Across the Genesee River on Friday, Oct. 28 at 3 p.m., pumpkins will be descending from the sky — but don’t expect the Great Pumpkin to be among them. This bit of Halloween magic is strictly scientific, as these icons of the holiday will be launched from trebuchets, catapults and air cannons built by teams in the 10th annual Pumpkin Launch, run by the UR chapter of ASME (formerly known as the American Society of Mechanical Engineers).
In 2002, the Jack-O-Launcher Competition, as it was first called, was started by Dan Nathan-Roberts, who at the time was a junior and social chair of ASME. Setting the event in motion took more than just pulling a trigger on a launcher — rules and other logistics needed to be organized in order to make the event sustainable. Support for the new venture came in from all sides, as students in the mechanical engineering department, Assistant Dean of the Hajim School of Engineering Lisa Norwood, UR Vice President Paul Burgett and professor David Quesnel banded together to get the pumpkins off the ground. But while the event was shaping up to be an opportunity to flaunt UR’s engineering abilities and Halloween spirit, it developed into much more — an opportunity to get the Rochester community involved on campus.
From the beginning, local grade school and high school students, community members and the Rochester Institute of Technology have been invited to the Pumpkin Launch. This year, six groups have registered to compete -— half of which come from outside UR, including two groups from Upward Bound, which provides fundamental support to pre-college students, and one group from Williamson High School. And with prizes given this year for best workmanship, best team spirit and best accuracy, teams aren’t just awarded for engineering abilities.
“It was really important to me from the beginning for everyone to have a chance of winning, which is why we had [prizes] for the best looking launcher,” Nathan-Roberts said of the past years’ prizes.
Beyond the change in prize categories, the Pumpkin Launch has seen its share of transformations over the years, from its name change to its different rules and regulations. This year, the biggest adjustment to the event is the launch site. After the event was displaced from the Wilson Quadrangle due to the construction, it has found a new home on the baseball fields in Genesee Valley Park near Staybridge Suites. However, those in the mechanical engineering department have concerns about keeping up attendance.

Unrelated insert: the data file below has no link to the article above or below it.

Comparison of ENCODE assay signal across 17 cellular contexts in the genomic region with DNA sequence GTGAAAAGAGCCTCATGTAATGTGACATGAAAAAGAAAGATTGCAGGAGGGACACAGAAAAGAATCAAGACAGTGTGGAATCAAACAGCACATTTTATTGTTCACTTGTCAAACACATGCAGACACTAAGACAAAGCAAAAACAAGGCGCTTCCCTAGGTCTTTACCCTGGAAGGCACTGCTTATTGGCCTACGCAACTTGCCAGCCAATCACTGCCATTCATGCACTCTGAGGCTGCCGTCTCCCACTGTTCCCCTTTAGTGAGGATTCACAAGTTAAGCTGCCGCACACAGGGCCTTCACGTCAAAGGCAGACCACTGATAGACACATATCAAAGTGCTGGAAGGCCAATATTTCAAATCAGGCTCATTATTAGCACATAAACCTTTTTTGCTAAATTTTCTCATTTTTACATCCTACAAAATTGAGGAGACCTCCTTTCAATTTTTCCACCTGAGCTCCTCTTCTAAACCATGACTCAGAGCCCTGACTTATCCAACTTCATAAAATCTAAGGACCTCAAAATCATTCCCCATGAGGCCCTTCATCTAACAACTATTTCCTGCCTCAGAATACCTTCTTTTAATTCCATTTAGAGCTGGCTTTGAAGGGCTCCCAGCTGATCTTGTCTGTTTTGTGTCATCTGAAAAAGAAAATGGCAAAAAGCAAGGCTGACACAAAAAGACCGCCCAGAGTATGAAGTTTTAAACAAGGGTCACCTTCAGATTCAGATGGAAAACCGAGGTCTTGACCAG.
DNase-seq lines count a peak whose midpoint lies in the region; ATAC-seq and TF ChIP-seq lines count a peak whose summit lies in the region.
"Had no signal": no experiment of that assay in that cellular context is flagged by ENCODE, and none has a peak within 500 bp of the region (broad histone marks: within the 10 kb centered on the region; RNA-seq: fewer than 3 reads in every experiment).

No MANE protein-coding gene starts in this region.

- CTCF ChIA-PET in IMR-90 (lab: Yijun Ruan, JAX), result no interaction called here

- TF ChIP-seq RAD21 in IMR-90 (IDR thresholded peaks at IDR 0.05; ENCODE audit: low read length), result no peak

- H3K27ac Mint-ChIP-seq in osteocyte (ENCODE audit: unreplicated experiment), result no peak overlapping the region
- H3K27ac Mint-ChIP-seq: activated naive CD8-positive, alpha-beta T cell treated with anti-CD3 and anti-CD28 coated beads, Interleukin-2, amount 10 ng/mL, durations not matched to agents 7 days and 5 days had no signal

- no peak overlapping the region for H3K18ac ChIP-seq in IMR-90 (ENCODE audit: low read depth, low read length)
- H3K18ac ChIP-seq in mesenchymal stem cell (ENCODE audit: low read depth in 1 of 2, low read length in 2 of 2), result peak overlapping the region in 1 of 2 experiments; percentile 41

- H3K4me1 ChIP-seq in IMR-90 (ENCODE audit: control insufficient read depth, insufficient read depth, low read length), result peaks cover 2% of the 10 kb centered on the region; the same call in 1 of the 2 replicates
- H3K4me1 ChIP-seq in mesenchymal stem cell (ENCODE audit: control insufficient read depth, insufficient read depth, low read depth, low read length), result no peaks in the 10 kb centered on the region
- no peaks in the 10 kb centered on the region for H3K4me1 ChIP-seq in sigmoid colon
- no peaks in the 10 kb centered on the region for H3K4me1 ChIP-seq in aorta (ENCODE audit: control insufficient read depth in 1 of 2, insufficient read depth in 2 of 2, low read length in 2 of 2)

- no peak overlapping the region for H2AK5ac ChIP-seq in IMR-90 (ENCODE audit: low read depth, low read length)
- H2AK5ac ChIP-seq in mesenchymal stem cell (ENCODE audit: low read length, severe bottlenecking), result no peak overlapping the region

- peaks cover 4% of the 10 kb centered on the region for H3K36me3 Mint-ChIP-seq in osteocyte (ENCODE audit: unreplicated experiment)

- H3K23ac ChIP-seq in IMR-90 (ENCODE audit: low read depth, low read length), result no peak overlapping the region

“The move off campus will have a huge effect [on the Pumpkin Launch] because foot traffic is our best way to get attention to the whole event,” Administrative Assistant Jill Morris said.
While there is a slight change of scenery, many of the changes help keep the Pumpkin Launch fresh, as the responsibility for the event passes down to each new executive board of ASME. “[The executive board organizers] have kept innovating -— refining and changing the rules slightly to keep it interesting, organizing sponsorships and running the event,” Nathan-Roberts said. “Each one of them left their mark on the event, and it wouldn’t have lasted if it stayed the same as it was.”
Vice Chair of the UR chapter of ASME and senior Michael Hua is part of the executive board this year, and he is leaving his mark by being a part of the group that is changing the maximum target distance from 200 to 300 feet. According to Hua, several teams came close to 200 feet last year, while most threw 50 to 100 feet.
Occasionally a problem arises in the launch, such as when a pumpkin flies backward off the launcher. While this usually happens to a few groups, safety always is the number one priority in pumpkin launching — a phrase listed repeatedly on the regulations guidelines throughout the past decade.
But along with safety, the Pumpkin Launch has shown two other truly important facets over the past 10 years: an increased sense of community in Rochester and, quite simply, having fun.
“When it started I wanted to give the engineers an opportunity to have fun doing things outside and am thrilled with how popular it has been,” Nathan-Roberts said. “It is so much fun to see so many engineers and community members having a blast making pumpkins fly.”
On Friday, while the groups will show off the hard work that went into making their launchers — sometimes taking months to build -— there’s more than just pumpkins that will be soaring through the air. Each launched pumpkin carries with it 10 years of computing, 10 years of community bonding and 10 years of celebrating Halloween with science.
Olfano is a member of the class of 2012.